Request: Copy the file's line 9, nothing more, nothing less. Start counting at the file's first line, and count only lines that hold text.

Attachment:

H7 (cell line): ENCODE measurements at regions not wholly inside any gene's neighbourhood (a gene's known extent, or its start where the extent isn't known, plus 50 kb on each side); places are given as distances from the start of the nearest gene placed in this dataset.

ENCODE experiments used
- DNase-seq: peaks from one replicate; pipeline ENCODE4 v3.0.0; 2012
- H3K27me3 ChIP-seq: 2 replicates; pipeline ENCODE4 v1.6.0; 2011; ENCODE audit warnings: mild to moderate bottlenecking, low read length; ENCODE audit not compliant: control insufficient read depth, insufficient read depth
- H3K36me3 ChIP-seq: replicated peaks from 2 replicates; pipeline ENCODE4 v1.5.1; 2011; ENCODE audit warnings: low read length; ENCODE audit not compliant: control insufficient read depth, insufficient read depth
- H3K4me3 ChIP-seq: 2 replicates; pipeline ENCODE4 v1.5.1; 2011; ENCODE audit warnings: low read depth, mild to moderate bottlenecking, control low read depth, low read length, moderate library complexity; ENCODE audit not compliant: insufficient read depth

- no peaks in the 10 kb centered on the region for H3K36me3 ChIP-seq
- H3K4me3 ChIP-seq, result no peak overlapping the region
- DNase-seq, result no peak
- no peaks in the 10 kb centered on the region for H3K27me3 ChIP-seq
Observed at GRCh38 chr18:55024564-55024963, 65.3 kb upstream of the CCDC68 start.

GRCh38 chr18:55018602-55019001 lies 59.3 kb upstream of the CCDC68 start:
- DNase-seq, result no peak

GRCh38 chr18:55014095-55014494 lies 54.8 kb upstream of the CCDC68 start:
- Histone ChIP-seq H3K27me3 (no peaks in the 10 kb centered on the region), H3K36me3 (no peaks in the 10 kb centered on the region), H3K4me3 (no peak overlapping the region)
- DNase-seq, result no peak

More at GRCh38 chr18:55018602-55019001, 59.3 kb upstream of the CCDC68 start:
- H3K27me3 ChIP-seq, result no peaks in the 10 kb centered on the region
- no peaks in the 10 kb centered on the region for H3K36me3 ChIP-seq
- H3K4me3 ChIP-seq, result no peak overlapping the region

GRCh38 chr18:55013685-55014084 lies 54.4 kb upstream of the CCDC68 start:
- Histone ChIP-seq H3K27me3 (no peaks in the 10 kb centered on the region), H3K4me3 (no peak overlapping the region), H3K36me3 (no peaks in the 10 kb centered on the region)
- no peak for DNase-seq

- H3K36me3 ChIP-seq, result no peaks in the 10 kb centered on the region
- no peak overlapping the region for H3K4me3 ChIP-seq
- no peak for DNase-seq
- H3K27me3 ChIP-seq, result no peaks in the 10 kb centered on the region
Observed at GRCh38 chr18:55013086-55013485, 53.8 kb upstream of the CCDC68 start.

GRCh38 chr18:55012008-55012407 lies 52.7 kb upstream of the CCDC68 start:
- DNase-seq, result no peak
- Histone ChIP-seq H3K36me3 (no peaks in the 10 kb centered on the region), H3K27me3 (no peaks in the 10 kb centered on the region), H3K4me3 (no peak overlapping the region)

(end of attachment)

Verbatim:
- DNase-seq, result no peak